Volkswagen Karmann Ghia

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Volkswagen Karmann Ghia

Volkswagen Karmann Ghia

1955 - 1974
Flat 4.
1192 / 1584cc
30 / 50bhp
4 spd. man
Top Speed:
87 mph / 139 km/h
Number Built:
361,401 (Coupe)
80,899 (Cabriolet)
4 star
Wilhelm Karmann was a man of great ambition, much like Dr. Ferdinand Porsche. His company, Karmann, began talks of a joint VW/Karmann project with Volkswagen in the early 1950's.

The idea was to produce a sporty vehicle based on the Beetle's mechanical underpinnings. Karmann turned to the Ghia styling studio in 1954 to design the body. The result was a gorgeous two-seat body in a coupe and cabriolet version.

Finally, in 1955, Herr Nordhoff agreed to produce this car and the result was the Volkswagen Karmann-Ghia. Many enthusiasts find it the epitome of its genre in cars, it being styled in Italy and engineered in Germany.

In fact the only real drawback to the drop dead gorgeous looks of the Karmann-Ghia was the "Beetle" power at the rear.

But over the years people have learn't to appreciate the reliability and cost of repairs the little beetle motor has provided. Besides, the stunning good looks of the Karmann Ghia far outweigh any negativity.

Using a slightly wider beetle platform, such were the good looks of the vehicle that it would sell for 19 years, similar to another German convertible, the Mercedes 107 platform that started with the 350SL.

Most noteable of the improvements made during the life of the vehicle was the upgrading of the engine capacity to 1500cc in 1961 by using the motor from the Type 3 VW. The Karmann-Ghia was produced until 1974, with 361,401 coupes and 80,899 cabriolets were produced.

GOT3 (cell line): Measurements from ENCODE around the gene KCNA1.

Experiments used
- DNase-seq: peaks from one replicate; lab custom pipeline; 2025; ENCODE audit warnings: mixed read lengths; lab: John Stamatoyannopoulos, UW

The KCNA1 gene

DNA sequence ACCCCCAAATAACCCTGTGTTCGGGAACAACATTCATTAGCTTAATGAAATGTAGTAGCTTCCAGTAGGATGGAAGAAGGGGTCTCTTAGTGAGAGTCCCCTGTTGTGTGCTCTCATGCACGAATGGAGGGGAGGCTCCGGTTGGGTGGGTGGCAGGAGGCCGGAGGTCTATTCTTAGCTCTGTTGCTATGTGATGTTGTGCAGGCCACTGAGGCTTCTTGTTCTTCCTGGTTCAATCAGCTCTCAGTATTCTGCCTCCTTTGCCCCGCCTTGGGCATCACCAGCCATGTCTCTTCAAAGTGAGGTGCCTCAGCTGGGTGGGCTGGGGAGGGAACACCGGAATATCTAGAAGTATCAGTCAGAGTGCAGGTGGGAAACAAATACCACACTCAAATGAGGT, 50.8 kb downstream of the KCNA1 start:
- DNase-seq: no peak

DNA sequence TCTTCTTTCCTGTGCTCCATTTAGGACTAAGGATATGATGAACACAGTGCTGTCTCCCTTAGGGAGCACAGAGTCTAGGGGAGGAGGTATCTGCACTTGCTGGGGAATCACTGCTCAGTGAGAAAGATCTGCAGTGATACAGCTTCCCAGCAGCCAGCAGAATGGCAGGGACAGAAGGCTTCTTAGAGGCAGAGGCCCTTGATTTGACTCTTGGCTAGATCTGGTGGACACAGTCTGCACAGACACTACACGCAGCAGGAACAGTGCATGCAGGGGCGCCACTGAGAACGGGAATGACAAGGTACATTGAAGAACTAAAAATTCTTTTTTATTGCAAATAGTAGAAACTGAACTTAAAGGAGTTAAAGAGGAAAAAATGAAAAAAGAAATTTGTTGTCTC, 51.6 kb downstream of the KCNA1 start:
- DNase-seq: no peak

An unusual, poorly recieved version of the Karmann-Ghia, the Type 3 Karmann Ghia, or Type 34 Ghia, to which it is sometimes referred, was introduced in the 1962 and never made it out of that decade. It was based on the Type 3 Volkswagen as opposed to the original Karmann Ghia being based on the Type 1 (Beetle).

Though the factory produced 31 (2 are known to survive today) prototype convertible versions, the convertible's never made it to production. Unlike the Type 1 Ghia, a sunroof could be ordered for the cars.

From the back it looked very similar to a BMW 2002, otherwise, the car somewhat resembled a Chevy Corvair, the styling being more US oriented. For that reason, many find it an incredible mystery as to why Volkswagen didn't officially market the car in America. A little over 42,000 were manufactured, however less than 2,000 are believed to survive today. And just like the original Karmann-Ghia, they are very collectable.

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Volkswagen Heritage
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